Your score is just a guide. Different lenders look for different things. It's a good idea to use eligibility checkers before applying for credit.

5 Ways to improve your score based on what lenders look for

These 7 tips will help you give your credit a boost where it counts. Using our own process as a framework, we’ve compiled a list of key factors credit lenders look for in their applicants’ files.

1. Pay on time

Timely payments are usually imperative to a good credit score. Credit reference agencies, or credit-reporting bureaus, will always note when you do not make payments on time. Lenders can see this if they review your credit file, and it reflects poorly on your score as well.

If you are struggling with your current payments, even rent or housing payments, you could reach out to your lender to negotiate. Remember, it’s in their best interest that you can make your payments each month. They’ll often be willing to compromise and help you work within your means!

2. Avoid overspending

Stay within your credit limit and avoid charging more to credit cards when you have outstanding debts. While there are some expenses you may need a card for, make sure you pick your debts wisely.

If you spend close to or go over your credit limit regularly, this shows lenders you have difficulty managing your budget. This can make them apprehensive to increase your financial burden, which can result in denial of credit.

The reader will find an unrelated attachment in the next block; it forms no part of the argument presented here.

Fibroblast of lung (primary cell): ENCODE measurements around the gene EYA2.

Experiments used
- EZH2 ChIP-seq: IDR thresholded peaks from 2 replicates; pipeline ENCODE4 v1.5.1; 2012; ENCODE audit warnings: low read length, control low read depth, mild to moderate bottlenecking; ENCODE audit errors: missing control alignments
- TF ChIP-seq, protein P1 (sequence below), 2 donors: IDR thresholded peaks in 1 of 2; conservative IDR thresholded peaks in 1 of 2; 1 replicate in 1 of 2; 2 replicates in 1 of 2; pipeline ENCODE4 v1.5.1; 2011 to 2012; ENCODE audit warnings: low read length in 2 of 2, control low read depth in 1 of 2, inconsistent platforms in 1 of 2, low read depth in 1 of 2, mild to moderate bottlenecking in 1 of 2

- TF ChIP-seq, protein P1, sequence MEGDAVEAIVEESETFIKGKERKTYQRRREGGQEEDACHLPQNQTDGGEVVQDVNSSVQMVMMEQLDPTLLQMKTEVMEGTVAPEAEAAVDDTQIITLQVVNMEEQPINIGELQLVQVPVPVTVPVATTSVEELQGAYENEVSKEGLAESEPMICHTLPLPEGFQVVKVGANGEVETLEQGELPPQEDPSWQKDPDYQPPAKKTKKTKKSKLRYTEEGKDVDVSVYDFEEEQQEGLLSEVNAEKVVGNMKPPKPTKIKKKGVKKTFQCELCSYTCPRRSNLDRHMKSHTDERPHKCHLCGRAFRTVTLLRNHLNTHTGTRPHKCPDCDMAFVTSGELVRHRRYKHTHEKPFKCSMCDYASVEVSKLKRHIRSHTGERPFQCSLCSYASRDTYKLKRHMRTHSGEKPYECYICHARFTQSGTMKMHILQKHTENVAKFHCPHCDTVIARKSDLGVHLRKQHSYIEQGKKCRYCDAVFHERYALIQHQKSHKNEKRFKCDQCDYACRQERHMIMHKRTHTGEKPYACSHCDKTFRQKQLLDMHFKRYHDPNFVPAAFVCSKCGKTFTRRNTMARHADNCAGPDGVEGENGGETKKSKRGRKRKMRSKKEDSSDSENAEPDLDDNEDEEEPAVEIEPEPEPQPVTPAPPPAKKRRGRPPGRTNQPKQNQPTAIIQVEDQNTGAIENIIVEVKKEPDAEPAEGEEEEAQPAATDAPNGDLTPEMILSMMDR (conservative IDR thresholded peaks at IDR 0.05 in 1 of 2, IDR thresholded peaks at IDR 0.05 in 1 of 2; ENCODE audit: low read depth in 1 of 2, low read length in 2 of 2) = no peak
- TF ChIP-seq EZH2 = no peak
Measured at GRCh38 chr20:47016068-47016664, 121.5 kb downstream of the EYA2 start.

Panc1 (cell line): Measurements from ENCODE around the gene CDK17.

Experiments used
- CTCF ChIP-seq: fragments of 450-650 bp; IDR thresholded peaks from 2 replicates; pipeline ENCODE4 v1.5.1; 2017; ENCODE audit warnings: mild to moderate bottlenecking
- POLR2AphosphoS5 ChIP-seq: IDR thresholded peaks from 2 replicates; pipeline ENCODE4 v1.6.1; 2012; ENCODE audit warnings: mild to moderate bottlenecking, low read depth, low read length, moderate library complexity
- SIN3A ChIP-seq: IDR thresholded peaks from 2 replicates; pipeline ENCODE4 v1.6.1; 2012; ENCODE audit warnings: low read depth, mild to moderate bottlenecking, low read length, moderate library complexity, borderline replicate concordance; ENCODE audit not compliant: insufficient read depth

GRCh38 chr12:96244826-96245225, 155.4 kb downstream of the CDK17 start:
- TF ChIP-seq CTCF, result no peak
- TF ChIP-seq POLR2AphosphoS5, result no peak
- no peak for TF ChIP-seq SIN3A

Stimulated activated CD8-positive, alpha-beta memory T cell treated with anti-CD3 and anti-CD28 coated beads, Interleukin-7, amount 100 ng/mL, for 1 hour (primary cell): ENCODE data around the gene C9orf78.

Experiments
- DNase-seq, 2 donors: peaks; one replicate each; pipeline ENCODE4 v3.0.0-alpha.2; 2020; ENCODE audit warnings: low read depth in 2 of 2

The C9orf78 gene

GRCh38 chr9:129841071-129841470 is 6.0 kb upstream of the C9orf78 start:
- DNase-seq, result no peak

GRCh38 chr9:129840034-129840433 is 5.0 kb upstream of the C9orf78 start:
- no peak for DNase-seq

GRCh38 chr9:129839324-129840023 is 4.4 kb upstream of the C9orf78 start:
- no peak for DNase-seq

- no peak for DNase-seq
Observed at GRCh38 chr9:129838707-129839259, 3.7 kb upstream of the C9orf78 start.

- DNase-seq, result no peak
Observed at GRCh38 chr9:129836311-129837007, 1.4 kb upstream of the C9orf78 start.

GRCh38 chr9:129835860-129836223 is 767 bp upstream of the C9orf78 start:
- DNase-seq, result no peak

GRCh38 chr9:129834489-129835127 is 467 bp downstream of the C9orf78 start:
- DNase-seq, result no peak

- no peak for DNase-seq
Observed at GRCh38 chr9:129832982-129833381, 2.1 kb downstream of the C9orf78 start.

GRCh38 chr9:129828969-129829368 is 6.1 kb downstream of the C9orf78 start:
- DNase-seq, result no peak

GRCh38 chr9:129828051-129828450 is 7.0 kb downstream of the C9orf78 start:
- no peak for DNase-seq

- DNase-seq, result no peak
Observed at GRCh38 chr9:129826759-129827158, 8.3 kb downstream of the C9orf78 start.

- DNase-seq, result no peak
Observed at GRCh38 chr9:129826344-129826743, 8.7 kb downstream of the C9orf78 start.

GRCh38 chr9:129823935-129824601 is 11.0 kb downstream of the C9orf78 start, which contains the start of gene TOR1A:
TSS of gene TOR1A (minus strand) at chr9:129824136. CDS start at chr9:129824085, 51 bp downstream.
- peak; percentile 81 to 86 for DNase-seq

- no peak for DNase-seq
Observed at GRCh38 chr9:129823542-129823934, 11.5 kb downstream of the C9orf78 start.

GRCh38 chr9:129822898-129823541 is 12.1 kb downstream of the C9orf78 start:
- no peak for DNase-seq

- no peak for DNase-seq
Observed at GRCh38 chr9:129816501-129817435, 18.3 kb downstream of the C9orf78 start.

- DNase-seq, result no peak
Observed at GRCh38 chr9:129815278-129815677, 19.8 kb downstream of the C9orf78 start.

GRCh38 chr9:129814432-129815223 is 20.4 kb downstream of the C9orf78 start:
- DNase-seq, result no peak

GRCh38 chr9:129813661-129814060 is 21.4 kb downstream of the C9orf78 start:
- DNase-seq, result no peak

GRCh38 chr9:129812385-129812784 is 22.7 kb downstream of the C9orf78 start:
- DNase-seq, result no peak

Plan your monthly budget out so you know exactly how much you’ll spend — both from your bank account and through credit. While regular card use is important, it should be done in moderation to avoid excessive debt, interest rates, and fees.

3. Check your credit report

Checking your credit report (that is, your credit file), can help you prioritise repayments and spot any misinformation. You can also get an accurate credit score, which will give you a good idea of where you stand with lenders and how to move forward with future applications.

There are three major credit reference agencies in the UK: Experian, Equifax, and Transunion. Each one of these agencies offers an annual report that consumers can review for free — at no harm to their score, mind you.

Each agency also sets their own standards for ‘fair’, ‘good’, and ‘excellent’ credit scores. Here’s a breakdown:


● Fair: 721 to 880

● Good: 881 to 960

● Excellent: 961 to 999

You can check your Experian credit score for free using's Credit Club


● Fair: 380 to 419

● Good: 420 to 465

● Excellent: 466 to 700

You can check your Equifax credit score for free using ClearScore


● Fair: 566 to 603

● Good: 604 to 627

● Excellent: 628 to 710

You can check your Equifax credit score for free using TotallyMoney

These agencies also provide detailed information on their websites to help you improve your credit score. For example, Experian Boost is a free tool that can help raise your score instantly.

If you see something that isn't right on your report, such as an unfair default or any other kind of error, you can dispute it. You can complain to the lender that put it on your report, or report it to the relevant ombudsman. Another option is to add a notice of correction to your credit reports where you can explain in your own words what happened.